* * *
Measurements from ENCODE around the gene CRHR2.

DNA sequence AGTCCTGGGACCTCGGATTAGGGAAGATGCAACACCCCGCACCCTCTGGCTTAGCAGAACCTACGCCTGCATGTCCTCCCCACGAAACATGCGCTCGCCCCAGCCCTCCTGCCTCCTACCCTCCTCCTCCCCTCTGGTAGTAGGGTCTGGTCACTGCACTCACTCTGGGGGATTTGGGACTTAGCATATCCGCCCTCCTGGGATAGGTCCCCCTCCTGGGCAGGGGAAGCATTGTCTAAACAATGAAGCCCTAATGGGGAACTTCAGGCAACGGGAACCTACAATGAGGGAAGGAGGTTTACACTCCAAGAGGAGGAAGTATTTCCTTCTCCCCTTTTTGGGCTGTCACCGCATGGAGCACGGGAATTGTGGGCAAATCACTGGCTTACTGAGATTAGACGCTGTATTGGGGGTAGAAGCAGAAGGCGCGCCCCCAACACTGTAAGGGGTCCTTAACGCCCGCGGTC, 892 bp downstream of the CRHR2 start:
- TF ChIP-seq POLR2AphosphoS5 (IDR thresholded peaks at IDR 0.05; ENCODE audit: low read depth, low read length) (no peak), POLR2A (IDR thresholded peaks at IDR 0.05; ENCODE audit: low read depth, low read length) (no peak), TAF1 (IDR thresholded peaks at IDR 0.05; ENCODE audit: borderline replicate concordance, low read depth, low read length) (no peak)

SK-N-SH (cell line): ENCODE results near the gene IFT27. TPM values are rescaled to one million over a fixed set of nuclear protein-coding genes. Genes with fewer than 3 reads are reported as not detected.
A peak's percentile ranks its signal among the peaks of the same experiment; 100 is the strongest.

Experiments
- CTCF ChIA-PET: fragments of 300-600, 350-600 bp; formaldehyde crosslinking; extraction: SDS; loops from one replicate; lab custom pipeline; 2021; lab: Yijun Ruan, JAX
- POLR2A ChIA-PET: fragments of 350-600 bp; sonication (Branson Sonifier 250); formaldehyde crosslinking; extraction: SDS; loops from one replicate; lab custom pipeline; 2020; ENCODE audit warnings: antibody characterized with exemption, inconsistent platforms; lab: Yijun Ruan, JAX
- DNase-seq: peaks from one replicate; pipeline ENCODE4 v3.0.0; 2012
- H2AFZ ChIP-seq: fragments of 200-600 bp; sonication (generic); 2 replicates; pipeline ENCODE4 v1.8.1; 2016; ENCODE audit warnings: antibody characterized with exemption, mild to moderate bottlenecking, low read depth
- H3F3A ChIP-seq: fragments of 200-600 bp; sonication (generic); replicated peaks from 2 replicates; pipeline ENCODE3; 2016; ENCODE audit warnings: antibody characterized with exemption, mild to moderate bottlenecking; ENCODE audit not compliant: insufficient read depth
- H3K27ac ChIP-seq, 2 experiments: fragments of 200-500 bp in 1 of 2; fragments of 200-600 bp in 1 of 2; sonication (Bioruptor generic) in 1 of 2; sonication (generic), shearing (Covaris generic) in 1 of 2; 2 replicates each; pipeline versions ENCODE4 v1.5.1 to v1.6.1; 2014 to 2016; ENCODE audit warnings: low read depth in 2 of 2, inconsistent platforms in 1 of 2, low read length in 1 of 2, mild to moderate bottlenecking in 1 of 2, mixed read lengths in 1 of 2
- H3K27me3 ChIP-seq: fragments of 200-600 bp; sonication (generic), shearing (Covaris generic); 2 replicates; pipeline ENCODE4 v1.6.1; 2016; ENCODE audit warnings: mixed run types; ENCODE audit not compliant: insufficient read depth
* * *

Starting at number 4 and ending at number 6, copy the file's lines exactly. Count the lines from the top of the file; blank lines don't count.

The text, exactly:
SK-N-SH (cell line): ENCODE results near the gene IFT27. TPM values are rescaled to one million over a fixed set of nuclear protein-coding genes. Genes with fewer than 3 reads are reported as not detected.
A peak's percentile ranks its signal among the peaks of the same experiment; 100 is the strongest.

Experiments